Our first lock was Doncaster Town Lock. Jubilee looks rather insignificant cowering at the back under the road and rail bridges.

The main event of the day was meeting a proper commercial working boat, Humber Princess, at Conisbrough.

I'm trying to work out the draught gauge by the stem post. If you divide the numbers by ten you seem to get metres; if this is correct then Humber Princess was drawing about 1.8m or about 5' 6". I guess it was returning empty, as there's a lot of freeboard left.

We exchanged cheery waves as we passed.

The most spectacular bridge on this leg was the Conisbrough Viaduct. I believe the railway it carried has now been dismantled.

We tied up for the night in Mexborough, just below Mexborough Top Lock.

A quiet mooring, apart from the occasional trains which pass a couple of hundred yards away. There must be a "W" sign as they all sound their horn. Like last night's chiming clock, I won't hear anything when I've gone to bed.

Time to publish.


John Fetcho, WB Timebender said...

The Doncaster photo is beautiful. Better than a postcard. Well done.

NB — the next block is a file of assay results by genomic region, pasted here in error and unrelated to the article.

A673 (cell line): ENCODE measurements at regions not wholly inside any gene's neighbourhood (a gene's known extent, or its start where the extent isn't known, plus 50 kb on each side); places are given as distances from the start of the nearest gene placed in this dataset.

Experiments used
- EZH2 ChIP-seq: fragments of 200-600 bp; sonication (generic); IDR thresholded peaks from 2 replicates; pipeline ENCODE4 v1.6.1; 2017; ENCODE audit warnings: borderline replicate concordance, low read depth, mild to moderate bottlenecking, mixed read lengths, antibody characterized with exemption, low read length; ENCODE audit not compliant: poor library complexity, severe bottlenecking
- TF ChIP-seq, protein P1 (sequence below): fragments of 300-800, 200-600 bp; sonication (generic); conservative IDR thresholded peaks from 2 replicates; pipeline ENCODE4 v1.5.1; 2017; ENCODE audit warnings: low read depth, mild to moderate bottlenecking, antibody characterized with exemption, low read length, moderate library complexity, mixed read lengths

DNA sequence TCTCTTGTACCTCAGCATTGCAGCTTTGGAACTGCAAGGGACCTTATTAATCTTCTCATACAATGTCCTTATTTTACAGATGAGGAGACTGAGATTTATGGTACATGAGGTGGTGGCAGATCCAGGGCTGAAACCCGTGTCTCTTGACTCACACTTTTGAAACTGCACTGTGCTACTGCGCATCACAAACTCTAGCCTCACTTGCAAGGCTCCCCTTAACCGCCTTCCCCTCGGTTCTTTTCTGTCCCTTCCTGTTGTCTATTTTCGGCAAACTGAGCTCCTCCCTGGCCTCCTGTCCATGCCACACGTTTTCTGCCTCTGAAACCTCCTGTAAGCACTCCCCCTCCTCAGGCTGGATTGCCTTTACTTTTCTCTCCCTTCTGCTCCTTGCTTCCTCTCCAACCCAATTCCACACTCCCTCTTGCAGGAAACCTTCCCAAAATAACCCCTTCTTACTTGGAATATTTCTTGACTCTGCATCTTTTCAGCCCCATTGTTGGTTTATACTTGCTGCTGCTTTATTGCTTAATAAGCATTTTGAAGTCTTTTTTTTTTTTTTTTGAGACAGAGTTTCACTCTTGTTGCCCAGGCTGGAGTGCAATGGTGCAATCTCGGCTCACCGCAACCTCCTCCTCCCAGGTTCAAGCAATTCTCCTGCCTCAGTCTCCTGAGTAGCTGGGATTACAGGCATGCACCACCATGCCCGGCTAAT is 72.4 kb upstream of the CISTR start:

Halfie said...

Thanks John. Sometimes they work ...

Christine at said...

The railway viaduct is disused as you surmised.

There is a railway foot-crossing near the lock, the footbridge over the lock leads to it, hence the W board.

Humber Princess makes the run with base oils from Hull to Rotherham, once or twice per week. She carries up to 300 tons per trip. She delivers to just beyond the head of commercial navigation and then has to reverse back to the H of N to turn. Sometimes Humber Pride works the traffic.

Despite the care taken by the crew a moving barge particularly when loaded moves a large amount of water, so it is important to use bollards or rings when mooring up as mooring pins are vulnerable. The barges do have speed recorders fitted.

If moored up you can sometimes feel the movement of water 10 to 15 minutes before HP arrives.

She has the luxury of a C&RT mobile-lockie to speed her along.

Malcolm, Richlow guides.

Halfie said...

Thanks Malcolm, most informative. Am I right about the draught? We passed Humber Princess on the move and felt nothing. We did benefit from the CRT lockie at one lock.

Christine at said...

We know the HPs traffic manager so we'll ask about the draught. Meanwhile, we'd like to ask a favour - may we use your lovely picture of Doncaster moorings in our South Yorkshire Waterways guide? We can copy it from the blog so no need for action by you. It's a wonderful image. No fee I'm afraid but with acknowledgement and copyright of course, and a free copy of the guide so you'll have more info to enjoy on the way back!
Jim Davies knows of us, and you can see who we are on
Malcolm, Richlow guides

Halfie said...

I have e-mailed you via your website, Malcolm.

IP Admin said...

Would it be possible to use your photo of Donnie please on our website?